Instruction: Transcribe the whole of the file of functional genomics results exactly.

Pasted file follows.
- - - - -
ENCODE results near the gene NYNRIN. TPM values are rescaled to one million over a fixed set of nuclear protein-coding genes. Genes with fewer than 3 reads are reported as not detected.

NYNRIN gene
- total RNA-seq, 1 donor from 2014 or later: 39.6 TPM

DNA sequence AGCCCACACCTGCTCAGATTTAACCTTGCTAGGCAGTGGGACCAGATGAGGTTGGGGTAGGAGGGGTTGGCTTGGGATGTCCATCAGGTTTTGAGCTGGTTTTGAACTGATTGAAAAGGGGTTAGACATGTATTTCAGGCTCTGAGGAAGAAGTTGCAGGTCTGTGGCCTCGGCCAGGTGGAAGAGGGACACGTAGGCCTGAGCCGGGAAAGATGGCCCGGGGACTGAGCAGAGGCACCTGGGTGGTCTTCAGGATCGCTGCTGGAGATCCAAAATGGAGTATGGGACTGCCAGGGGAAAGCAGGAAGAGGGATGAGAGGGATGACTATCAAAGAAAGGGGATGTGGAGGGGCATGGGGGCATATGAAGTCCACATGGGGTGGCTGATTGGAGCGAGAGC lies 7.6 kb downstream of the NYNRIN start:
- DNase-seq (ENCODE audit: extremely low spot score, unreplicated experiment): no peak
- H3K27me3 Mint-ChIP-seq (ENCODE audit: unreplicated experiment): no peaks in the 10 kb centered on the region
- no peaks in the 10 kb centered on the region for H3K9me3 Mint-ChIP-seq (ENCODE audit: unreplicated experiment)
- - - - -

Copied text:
ENCODE results near the gene NYNRIN. TPM values are rescaled to one million over a fixed set of nuclear protein-coding genes. Genes with fewer than 3 reads are reported as not detected.

NYNRIN gene
- total RNA-seq, 1 donor from 2014 or later: 39.6 TPM

DNA sequence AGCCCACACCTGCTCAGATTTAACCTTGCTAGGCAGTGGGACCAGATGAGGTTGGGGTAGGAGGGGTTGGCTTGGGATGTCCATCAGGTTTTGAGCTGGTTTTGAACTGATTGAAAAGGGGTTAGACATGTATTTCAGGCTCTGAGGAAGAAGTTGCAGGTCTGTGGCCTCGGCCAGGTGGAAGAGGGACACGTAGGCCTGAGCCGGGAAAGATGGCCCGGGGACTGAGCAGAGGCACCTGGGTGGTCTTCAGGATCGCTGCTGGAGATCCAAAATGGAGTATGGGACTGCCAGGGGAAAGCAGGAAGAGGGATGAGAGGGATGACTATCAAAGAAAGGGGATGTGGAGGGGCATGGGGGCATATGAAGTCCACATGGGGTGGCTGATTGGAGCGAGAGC lies 7.6 kb downstream of the NYNRIN start:
- DNase-seq (ENCODE audit: extremely low spot score, unreplicated experiment): no peak
- H3K27me3 Mint-ChIP-seq (ENCODE audit: unreplicated experiment): no peaks in the 10 kb centered on the region
- no peaks in the 10 kb centered on the region for H3K9me3 Mint-ChIP-seq (ENCODE audit: unreplicated experiment)